Andrews backs Qantas call for 24 hours notice on border closures
Victorian Premier Daniel Andrews says he will back a Qantas proposal for states to give at least 24 hours notice before closing borders in an effort to avoid people being locked out of their home state.
The commitment is a minor victory in a push by Qantas and others in the travel and tourism sector to restore Australians’ confidence in travelling interstate, with the fear of being caught on the wrong side of a snap border closure holding back the devastated industry’s pandemic recovery.
Passengers checking in at a near-empty Melbourne Airport in November. The travel industry says it can’t recovery from COVID-19 without certainty on state borders. Credit:Getty Images
Mr Andrews said on Tuesday he had spoken to Qantas chief executive Alan Joyce about a national framework to govern how to get people home if and when state borders close again.
Thousands of Victorians were stranded in NSW when Victoria shut its northern border on New Year’s Day with only eight hours notice in response to the northern beaches COVID-19 outbreak.
“[Mr Joyce’s] commitment was to put on extra planes in order to get people home. If we gave them 24 hours, rather than a shorter time period, his commitment as a business was that they would put extra flights on,” Mr Andrews said.
“But they can only do the planning for that and commit to that and be accountable for that if they know they’ll get 24 hours notice across the whole country. For our part, I said I’m more than happy to try and do that.”
Qantas boss Alan Joyce says there will be no justification for state border closures after April. Credit:Dominic Lorrimer
Mr Andrews said he would back the framework at Friday’s national cabinet meeting, but did not rule out closing Victoria’s border in future if the Chief Health Officer recommended it.
“But to the maximum extent practical, if we can all sign up to that 24-hour notice period, that makes sense to me,” he said at a press conference.
Travel operators and the business lobby had been pushing for a commitment from states to keep borders open permanently once frontline health workers, the elderly and other vulnerable Australians were vaccinated, with Mr Joyce saying last week there was “no reason” why they should close again after April.
While NSW Premier Gladys Berejiklian had pushed for borders to stay open where possible, Victoria, Queensland and WA were quick to shut the door to interstate travellers in response to COVID-19 outbreaks and had not committed to keeping borders open during the vaccine rollout.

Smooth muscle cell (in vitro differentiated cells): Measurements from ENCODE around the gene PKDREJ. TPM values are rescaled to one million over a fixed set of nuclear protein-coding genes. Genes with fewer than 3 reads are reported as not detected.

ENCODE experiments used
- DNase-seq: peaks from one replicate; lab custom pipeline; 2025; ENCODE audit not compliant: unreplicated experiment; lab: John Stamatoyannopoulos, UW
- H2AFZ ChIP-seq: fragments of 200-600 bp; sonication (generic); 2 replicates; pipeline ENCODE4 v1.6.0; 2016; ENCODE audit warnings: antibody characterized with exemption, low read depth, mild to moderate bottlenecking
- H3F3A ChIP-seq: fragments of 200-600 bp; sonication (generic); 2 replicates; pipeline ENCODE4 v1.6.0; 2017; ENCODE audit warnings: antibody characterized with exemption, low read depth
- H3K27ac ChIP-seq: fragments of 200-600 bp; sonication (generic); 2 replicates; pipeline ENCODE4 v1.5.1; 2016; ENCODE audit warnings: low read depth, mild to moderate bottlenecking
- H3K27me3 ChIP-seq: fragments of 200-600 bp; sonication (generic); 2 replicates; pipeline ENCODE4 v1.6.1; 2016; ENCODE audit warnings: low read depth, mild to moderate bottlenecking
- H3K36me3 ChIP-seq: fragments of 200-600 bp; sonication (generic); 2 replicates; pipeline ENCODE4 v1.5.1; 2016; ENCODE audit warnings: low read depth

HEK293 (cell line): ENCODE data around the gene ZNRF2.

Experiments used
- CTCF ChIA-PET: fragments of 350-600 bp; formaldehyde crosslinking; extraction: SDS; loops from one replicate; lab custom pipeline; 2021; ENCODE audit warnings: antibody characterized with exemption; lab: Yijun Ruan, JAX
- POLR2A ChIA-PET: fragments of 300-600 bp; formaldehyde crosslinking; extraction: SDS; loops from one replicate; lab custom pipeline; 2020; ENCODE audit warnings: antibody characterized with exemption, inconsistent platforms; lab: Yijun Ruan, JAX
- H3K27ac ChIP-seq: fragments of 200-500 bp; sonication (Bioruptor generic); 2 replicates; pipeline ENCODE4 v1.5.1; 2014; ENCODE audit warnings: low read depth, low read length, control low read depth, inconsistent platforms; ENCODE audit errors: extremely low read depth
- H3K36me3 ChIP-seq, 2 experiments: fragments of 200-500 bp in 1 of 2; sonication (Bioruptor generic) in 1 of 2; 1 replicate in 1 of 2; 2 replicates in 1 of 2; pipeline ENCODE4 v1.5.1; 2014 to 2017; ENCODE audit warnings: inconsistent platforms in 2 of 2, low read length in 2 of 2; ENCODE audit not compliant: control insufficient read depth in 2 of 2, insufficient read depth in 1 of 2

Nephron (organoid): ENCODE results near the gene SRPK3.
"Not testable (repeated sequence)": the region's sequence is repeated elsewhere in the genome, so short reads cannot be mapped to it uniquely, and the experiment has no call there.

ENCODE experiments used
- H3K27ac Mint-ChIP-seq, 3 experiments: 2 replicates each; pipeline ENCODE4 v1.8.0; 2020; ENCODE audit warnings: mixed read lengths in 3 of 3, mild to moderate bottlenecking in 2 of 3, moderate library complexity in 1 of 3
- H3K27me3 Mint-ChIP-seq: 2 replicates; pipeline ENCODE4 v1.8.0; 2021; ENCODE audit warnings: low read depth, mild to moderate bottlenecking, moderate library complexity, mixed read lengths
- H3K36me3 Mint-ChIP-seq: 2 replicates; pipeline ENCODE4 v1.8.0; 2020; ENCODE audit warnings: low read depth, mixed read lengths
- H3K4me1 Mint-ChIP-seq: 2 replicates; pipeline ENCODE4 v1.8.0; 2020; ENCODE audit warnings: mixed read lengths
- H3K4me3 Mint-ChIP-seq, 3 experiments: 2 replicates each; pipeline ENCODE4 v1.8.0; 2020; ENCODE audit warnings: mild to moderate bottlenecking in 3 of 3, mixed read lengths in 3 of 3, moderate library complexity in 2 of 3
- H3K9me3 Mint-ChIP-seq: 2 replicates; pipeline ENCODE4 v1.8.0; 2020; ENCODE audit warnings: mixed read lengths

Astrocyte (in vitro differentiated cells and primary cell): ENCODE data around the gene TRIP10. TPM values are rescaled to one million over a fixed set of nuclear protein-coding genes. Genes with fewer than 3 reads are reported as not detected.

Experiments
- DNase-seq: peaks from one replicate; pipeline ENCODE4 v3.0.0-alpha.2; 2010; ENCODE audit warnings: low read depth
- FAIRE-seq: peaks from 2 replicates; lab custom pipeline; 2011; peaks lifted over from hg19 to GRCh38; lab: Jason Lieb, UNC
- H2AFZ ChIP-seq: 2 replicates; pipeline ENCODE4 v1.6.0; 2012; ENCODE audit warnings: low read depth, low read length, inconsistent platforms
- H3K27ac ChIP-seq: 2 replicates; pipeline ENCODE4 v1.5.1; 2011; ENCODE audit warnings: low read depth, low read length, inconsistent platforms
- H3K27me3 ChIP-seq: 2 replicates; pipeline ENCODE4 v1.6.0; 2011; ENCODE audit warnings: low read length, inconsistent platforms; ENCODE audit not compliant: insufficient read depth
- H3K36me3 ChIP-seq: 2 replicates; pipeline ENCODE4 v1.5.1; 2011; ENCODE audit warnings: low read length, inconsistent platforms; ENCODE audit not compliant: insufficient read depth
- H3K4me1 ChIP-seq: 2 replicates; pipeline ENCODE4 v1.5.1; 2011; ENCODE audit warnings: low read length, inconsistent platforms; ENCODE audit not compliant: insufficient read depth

West Australian Premier Mark McGowan said on Tuesday he wanted to keep some border restrictions in place beyond COVID-19, citing a drop in drug trafficking during the state of emergency. Mr McGowan said he was exploring the legality of keeping the state’s G2G entry pass system even after the pandemic.
Australian Tourism Industry Council executive director Simon Westaway said the threat of border closures was the biggest handbrake on the $100 million-a-year domestic tourism industry’s recovery.
“The bulk of our industry hasn’t returned and won’t really return until people can have faith they can move into another state and not be caught on the hop in a hard lock down,” he said
In early February, the peak industry body’s tourism operation and accommodation members reported forward bookings were down 40 per cent year on year.
Melbourne Airport chief executive Lyell Strambi backed the vaccination of frontline workers and vulnerable Australians as the point to keep borders open and have confidence in tackling future outbreaks with testing and tracing.
“Australians want to travel to see family, do business and holiday, but the community needs greater certainty around borders to have the confidence to book and travel,” he said. “The lack of confidence is impacting thousands of businesses throughout Australia who rely on tourism, conferences and events and ultimately costing the community and the economy.”
The Business Council of Australia on Tuesday proposed state borders remained permanently open once elderly Australians, frontline health workers and younger adults with underlying health conditions were vaccinated.
Australia’s international border would gradually open to residents stranded overseas, international students and skilled workers once the majority of adults were vaccinated, followed by “vaccine corridors” allowing quarantine-free travel with low-risk countries.
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